This summer, readers of The Post learned about the horrible conditions in which twin 22-year-old autistic men were kept in their parents’ Rockville home. It is easy to blame the parents, but it’s not entirely their fault. Publicly funded services for the disabled are substantially reduced when they reach age 18 and are virtually eliminated, beyond personal and medical care, at age 21.

What happened to the Rockville family is heart-wrenching. The parents would not be in trouble if they had simply turned the children out on the street. Their legal obligation to care for them ended when the twins turned 18. But options for full-time, residential care are limited. In-home, round-the-clock care is prohibitively expensive for most families. The waiting list for services for the disabled can stretch to many years, if they are available at all, as I experienced with my son, who has autism.

The Maryland Medicaid waiver program, once you finally get your name on the list, is a generous program, but it is like throwing an on/off switch. My family received no state-funded services until our son got off the waiting list. Then he got very generous services through the waiver program, which basically means the government began paying for what my wife and I previously paid. The catch is that many service providers do not accept Medicaid reimbursements because the rates are low, the procedures are onerous and the reimbursements are delayed.

As a lawyer in Montgomery County, I handle a great many cases involving disabled children and adults, and even I frequently get confused by the process. Imagine an average parent trying to navigate the disjointed system that exists.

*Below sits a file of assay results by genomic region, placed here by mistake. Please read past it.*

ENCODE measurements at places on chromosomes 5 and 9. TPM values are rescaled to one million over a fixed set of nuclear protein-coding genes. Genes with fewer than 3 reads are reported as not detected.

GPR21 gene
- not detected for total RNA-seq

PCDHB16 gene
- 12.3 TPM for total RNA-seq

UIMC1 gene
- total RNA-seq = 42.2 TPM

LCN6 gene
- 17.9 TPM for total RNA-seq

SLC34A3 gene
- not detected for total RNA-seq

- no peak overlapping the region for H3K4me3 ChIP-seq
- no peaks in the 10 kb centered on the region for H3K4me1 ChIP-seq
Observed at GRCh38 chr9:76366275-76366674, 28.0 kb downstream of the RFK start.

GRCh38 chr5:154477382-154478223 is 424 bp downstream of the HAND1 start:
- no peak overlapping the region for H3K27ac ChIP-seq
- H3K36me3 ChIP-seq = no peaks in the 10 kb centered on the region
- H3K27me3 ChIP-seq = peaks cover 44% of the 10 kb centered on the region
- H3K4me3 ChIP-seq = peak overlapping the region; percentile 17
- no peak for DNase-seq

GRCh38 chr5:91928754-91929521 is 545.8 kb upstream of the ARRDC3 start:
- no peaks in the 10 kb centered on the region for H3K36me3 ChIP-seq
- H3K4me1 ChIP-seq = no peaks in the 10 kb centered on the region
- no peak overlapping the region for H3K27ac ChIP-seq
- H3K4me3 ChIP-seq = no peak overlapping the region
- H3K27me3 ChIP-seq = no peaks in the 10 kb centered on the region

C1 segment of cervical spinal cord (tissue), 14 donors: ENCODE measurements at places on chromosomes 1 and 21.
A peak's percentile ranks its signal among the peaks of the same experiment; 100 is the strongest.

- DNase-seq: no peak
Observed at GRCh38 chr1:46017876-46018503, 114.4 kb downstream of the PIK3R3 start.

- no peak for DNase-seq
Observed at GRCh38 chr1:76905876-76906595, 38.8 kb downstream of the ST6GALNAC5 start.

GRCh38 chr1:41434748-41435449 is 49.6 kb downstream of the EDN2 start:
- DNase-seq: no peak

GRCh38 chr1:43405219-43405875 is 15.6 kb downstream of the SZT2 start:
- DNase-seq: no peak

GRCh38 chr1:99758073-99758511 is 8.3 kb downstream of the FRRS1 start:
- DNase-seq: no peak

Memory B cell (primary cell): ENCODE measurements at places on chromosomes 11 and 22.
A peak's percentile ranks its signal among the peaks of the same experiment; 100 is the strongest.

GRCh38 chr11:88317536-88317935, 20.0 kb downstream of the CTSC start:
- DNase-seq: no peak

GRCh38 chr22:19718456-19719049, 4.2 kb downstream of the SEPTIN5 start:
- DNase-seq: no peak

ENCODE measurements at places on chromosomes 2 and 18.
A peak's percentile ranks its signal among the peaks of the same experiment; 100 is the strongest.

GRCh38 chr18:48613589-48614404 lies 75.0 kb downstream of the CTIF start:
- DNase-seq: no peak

Advocates for the disabled did harm to the provision of needed services for highly disabled persons. That advocacy has led to the closure of most residential institutions in Maryland that would care for disabled adults, leaving these people to compete for one of the few programs that remain, live on the street or remain with parents who do what they can in a virtually impossible situation.

I have seen the desperation of parents of special-needs children as they struggle with great demands and few services. This occurs at a great cost to families, and to society. I have seen situations in which parents deliberately had themselves classified as abusive and neglectful to push their children to the head of the line for services.

This horrible tragedy may have a silver lining. The Rockville twins are now receiving the services they should have been getting a long time ago. If the government had provided these obviously needed services in a timely manner, would these parents now be in handcuffs?

I am as horrified as anyone else at the squalor in which the twins were found. I am not an apologist for the parents or for the choices they made. But perhaps it is time to look at what government assistance can be provided to parents of special-needs children as they transition to adulthood to prevent the bizarre situation in which it takes the arrest of the parents to get children the services they need.

The writer is a lawyer.